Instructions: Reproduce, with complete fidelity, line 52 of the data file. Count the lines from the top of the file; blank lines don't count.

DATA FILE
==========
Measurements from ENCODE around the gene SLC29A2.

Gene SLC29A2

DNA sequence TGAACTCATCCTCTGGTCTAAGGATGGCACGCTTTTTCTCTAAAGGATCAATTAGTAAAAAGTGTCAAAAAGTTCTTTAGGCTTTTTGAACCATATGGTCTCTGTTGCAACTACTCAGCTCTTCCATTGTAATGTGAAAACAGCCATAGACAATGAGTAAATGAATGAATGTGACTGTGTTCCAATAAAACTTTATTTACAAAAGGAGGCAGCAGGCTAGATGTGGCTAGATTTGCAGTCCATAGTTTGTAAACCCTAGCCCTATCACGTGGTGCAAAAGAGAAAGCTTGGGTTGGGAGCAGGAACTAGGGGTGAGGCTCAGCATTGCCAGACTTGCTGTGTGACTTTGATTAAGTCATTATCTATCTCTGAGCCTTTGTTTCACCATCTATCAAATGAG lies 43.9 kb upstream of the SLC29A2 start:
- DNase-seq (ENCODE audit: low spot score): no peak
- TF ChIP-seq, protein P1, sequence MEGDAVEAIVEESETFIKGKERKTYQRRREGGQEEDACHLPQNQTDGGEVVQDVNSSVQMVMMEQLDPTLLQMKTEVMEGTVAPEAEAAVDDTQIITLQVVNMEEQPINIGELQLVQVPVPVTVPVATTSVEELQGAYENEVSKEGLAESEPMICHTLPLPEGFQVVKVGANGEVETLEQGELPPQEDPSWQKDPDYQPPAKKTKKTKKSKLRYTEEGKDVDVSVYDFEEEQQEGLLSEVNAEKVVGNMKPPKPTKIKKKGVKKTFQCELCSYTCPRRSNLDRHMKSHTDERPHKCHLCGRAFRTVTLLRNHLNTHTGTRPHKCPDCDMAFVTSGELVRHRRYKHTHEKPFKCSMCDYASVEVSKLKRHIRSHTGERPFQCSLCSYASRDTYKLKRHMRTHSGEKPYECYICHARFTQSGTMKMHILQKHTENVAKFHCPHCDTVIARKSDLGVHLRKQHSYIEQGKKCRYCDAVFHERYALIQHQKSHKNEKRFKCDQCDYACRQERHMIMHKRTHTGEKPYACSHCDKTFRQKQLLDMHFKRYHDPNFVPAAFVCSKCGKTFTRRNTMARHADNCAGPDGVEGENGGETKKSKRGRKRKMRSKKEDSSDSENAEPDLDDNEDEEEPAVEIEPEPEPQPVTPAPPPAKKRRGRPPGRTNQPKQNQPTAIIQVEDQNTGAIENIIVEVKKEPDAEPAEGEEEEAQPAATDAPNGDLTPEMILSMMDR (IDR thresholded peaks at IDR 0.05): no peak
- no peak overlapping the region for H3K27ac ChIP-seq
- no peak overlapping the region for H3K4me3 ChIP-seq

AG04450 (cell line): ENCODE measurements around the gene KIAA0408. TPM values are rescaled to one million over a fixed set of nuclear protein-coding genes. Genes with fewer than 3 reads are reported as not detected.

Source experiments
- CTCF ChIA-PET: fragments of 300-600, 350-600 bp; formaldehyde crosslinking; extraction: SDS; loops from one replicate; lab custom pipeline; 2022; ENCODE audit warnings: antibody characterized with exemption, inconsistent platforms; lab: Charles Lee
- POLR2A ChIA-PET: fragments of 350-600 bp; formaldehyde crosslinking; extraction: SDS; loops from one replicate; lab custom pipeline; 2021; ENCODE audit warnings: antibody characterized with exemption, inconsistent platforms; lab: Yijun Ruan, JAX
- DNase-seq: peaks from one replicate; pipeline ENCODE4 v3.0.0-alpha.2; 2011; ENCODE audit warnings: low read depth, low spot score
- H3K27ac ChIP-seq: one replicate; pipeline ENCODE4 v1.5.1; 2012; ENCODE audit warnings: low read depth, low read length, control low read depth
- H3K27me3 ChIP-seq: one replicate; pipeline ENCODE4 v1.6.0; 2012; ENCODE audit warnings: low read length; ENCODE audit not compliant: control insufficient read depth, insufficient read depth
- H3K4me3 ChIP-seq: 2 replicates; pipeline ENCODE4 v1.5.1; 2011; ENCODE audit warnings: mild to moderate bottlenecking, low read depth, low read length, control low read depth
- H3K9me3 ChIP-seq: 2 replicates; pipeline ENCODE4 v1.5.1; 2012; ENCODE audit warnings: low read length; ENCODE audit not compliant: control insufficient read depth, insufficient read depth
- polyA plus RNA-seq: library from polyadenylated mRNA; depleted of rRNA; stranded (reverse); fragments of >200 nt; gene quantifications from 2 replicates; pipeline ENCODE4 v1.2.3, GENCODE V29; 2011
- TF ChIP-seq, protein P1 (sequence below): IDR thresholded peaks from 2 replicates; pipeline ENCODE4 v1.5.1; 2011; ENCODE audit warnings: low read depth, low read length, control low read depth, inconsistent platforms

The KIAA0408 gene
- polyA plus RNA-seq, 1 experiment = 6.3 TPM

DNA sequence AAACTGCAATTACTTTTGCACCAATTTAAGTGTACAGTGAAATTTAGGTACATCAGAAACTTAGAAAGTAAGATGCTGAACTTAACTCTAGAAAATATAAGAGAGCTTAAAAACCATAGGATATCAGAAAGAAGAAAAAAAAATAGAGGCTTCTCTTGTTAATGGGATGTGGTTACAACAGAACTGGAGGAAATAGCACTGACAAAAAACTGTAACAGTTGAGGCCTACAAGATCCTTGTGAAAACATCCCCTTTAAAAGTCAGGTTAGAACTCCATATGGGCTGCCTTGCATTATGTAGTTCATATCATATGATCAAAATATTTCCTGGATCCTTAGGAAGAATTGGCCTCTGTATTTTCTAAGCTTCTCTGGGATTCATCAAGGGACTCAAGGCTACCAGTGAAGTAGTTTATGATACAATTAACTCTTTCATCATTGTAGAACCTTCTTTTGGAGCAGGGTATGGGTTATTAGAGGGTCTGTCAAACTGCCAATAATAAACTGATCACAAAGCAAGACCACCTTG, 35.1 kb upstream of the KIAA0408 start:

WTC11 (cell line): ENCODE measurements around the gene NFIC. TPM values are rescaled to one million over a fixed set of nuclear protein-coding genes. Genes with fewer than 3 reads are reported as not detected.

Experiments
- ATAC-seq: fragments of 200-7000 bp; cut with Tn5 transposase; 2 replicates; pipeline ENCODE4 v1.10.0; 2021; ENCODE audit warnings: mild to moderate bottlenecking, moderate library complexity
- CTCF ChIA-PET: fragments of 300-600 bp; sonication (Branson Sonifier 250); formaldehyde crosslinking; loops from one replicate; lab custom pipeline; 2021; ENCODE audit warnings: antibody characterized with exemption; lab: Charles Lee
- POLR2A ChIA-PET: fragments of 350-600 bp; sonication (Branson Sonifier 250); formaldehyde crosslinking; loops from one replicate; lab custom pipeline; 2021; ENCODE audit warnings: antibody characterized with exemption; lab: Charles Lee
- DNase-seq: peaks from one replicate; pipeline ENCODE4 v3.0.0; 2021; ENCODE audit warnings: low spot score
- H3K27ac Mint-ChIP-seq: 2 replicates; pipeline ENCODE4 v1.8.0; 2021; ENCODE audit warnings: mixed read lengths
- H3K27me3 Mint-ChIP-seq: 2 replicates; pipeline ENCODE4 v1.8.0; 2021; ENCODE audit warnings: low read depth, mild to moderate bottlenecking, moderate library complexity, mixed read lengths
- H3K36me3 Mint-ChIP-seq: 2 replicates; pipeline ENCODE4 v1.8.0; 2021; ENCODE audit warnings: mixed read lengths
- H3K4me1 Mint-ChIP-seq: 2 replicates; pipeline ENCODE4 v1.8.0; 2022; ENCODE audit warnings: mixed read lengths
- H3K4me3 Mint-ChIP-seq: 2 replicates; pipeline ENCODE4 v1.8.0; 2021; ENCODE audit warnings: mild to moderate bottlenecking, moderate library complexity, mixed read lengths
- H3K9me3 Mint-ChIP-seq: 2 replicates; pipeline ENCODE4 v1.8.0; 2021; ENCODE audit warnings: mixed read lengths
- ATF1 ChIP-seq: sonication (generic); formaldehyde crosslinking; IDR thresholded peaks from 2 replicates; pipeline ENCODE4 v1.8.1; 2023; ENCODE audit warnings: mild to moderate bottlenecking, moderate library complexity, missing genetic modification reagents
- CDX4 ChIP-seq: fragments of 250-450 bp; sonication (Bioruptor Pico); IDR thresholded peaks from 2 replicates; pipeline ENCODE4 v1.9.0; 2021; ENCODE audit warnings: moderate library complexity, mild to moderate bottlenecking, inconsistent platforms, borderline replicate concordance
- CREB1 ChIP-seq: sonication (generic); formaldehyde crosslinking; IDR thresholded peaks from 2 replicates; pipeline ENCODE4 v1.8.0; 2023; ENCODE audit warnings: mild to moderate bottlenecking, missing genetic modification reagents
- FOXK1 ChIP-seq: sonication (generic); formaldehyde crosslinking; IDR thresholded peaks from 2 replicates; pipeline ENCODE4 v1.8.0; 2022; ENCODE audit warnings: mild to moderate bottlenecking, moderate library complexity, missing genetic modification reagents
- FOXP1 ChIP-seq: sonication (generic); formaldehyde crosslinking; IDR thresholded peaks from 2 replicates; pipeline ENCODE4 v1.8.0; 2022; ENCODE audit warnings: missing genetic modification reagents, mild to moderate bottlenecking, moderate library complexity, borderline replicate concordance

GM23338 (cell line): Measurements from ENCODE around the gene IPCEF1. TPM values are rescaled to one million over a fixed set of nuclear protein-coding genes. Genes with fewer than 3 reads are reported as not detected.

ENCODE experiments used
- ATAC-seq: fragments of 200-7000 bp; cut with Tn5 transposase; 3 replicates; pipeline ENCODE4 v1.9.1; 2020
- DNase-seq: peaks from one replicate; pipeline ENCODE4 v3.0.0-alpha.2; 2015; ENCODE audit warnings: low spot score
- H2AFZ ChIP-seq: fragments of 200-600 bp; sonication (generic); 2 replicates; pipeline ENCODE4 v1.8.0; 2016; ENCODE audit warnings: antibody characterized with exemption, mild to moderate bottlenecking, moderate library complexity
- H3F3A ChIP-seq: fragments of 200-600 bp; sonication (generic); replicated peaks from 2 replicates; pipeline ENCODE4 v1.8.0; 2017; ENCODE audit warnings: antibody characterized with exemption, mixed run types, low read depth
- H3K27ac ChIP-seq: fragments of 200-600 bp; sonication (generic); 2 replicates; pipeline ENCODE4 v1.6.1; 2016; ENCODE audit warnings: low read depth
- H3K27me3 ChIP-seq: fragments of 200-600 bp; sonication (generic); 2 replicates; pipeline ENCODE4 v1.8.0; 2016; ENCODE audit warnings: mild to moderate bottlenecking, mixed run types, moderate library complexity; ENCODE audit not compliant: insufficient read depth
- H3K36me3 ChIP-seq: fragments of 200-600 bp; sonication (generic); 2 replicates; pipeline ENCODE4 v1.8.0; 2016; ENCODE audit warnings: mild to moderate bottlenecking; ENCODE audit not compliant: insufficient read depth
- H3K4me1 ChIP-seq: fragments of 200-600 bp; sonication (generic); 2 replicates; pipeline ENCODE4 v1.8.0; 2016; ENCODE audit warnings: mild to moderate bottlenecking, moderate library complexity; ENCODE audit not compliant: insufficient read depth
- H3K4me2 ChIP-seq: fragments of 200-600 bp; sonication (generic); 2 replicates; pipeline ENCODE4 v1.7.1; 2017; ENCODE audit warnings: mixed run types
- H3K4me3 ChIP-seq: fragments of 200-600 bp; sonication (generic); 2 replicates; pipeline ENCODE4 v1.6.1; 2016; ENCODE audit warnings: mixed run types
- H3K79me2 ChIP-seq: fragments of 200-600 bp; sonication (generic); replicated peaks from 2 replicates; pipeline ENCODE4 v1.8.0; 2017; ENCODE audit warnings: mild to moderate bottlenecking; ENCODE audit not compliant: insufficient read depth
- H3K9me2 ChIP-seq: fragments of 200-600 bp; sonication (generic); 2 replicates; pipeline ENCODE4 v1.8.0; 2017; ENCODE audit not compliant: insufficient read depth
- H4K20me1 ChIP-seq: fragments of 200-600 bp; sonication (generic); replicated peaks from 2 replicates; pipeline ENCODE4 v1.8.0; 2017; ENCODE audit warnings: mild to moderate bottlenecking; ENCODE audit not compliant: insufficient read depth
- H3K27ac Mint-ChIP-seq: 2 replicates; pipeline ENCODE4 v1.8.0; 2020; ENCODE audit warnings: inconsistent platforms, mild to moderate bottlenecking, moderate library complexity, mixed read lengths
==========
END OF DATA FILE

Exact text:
- H3K9me2 ChIP-seq: fragments of 200-600 bp; sonication (generic); 2 replicates; pipeline ENCODE4 v1.8.0; 2017; ENCODE audit not compliant: insufficient read depth